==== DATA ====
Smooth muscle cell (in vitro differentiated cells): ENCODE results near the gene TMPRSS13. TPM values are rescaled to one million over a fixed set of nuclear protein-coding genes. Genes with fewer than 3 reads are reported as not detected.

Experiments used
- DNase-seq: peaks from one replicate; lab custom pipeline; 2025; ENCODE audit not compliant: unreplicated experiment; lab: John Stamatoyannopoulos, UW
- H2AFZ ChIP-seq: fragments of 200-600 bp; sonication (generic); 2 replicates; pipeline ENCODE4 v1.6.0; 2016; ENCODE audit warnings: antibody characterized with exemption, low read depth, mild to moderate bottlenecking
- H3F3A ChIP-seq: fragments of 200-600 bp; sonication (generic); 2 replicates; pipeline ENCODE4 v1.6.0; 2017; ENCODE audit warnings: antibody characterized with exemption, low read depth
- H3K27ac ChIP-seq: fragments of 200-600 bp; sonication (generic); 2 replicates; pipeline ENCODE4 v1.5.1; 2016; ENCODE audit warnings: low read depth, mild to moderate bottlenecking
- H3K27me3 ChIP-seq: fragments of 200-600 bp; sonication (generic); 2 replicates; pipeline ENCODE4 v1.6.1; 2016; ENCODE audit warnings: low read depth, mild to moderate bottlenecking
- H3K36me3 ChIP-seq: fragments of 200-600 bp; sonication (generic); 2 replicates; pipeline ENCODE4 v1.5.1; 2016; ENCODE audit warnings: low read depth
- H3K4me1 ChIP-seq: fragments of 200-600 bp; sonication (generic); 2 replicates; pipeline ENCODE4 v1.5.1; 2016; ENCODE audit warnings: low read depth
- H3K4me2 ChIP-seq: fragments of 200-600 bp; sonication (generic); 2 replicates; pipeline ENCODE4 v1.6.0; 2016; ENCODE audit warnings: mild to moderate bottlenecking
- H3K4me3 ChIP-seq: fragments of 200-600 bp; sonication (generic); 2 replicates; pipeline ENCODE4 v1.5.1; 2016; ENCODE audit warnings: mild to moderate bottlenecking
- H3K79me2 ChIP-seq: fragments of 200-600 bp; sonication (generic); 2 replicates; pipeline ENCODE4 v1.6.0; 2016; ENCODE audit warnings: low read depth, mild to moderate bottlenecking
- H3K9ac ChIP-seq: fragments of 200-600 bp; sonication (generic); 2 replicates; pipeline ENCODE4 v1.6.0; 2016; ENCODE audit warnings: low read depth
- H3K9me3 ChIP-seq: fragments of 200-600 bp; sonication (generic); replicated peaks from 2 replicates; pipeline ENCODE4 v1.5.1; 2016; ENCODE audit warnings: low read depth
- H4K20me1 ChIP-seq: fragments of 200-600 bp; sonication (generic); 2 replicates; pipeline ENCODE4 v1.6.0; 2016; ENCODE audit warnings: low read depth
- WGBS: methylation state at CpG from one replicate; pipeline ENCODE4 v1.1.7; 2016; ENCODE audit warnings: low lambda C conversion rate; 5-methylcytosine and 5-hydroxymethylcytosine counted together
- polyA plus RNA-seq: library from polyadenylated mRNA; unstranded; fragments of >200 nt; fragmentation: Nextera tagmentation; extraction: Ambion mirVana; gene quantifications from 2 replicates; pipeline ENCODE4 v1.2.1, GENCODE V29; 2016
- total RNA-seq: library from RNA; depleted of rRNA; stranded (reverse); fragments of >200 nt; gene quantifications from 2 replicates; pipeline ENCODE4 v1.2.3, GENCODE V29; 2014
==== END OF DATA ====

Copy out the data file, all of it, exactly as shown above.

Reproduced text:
Smooth muscle cell (in vitro differentiated cells): ENCODE results near the gene TMPRSS13. TPM values are rescaled to one million over a fixed set of nuclear protein-coding genes. Genes with fewer than 3 reads are reported as not detected.

Experiments used
- DNase-seq: peaks from one replicate; lab custom pipeline; 2025; ENCODE audit not compliant: unreplicated experiment; lab: John Stamatoyannopoulos, UW
- H2AFZ ChIP-seq: fragments of 200-600 bp; sonication (generic); 2 replicates; pipeline ENCODE4 v1.6.0; 2016; ENCODE audit warnings: antibody characterized with exemption, low read depth, mild to moderate bottlenecking
- H3F3A ChIP-seq: fragments of 200-600 bp; sonication (generic); 2 replicates; pipeline ENCODE4 v1.6.0; 2017; ENCODE audit warnings: antibody characterized with exemption, low read depth
- H3K27ac ChIP-seq: fragments of 200-600 bp; sonication (generic); 2 replicates; pipeline ENCODE4 v1.5.1; 2016; ENCODE audit warnings: low read depth, mild to moderate bottlenecking
- H3K27me3 ChIP-seq: fragments of 200-600 bp; sonication (generic); 2 replicates; pipeline ENCODE4 v1.6.1; 2016; ENCODE audit warnings: low read depth, mild to moderate bottlenecking
- H3K36me3 ChIP-seq: fragments of 200-600 bp; sonication (generic); 2 replicates; pipeline ENCODE4 v1.5.1; 2016; ENCODE audit warnings: low read depth
- H3K4me1 ChIP-seq: fragments of 200-600 bp; sonication (generic); 2 replicates; pipeline ENCODE4 v1.5.1; 2016; ENCODE audit warnings: low read depth
- H3K4me2 ChIP-seq: fragments of 200-600 bp; sonication (generic); 2 replicates; pipeline ENCODE4 v1.6.0; 2016; ENCODE audit warnings: mild to moderate bottlenecking
- H3K4me3 ChIP-seq: fragments of 200-600 bp; sonication (generic); 2 replicates; pipeline ENCODE4 v1.5.1; 2016; ENCODE audit warnings: mild to moderate bottlenecking
- H3K79me2 ChIP-seq: fragments of 200-600 bp; sonication (generic); 2 replicates; pipeline ENCODE4 v1.6.0; 2016; ENCODE audit warnings: low read depth, mild to moderate bottlenecking
- H3K9ac ChIP-seq: fragments of 200-600 bp; sonication (generic); 2 replicates; pipeline ENCODE4 v1.6.0; 2016; ENCODE audit warnings: low read depth
- H3K9me3 ChIP-seq: fragments of 200-600 bp; sonication (generic); replicated peaks from 2 replicates; pipeline ENCODE4 v1.5.1; 2016; ENCODE audit warnings: low read depth
- H4K20me1 ChIP-seq: fragments of 200-600 bp; sonication (generic); 2 replicates; pipeline ENCODE4 v1.6.0; 2016; ENCODE audit warnings: low read depth
- WGBS: methylation state at CpG from one replicate; pipeline ENCODE4 v1.1.7; 2016; ENCODE audit warnings: low lambda C conversion rate; 5-methylcytosine and 5-hydroxymethylcytosine counted together
- polyA plus RNA-seq: library from polyadenylated mRNA; unstranded; fragments of >200 nt; fragmentation: Nextera tagmentation; extraction: Ambion mirVana; gene quantifications from 2 replicates; pipeline ENCODE4 v1.2.1, GENCODE V29; 2016
- total RNA-seq: library from RNA; depleted of rRNA; stranded (reverse); fragments of >200 nt; gene quantifications from 2 replicates; pipeline ENCODE4 v1.2.3, GENCODE V29; 2014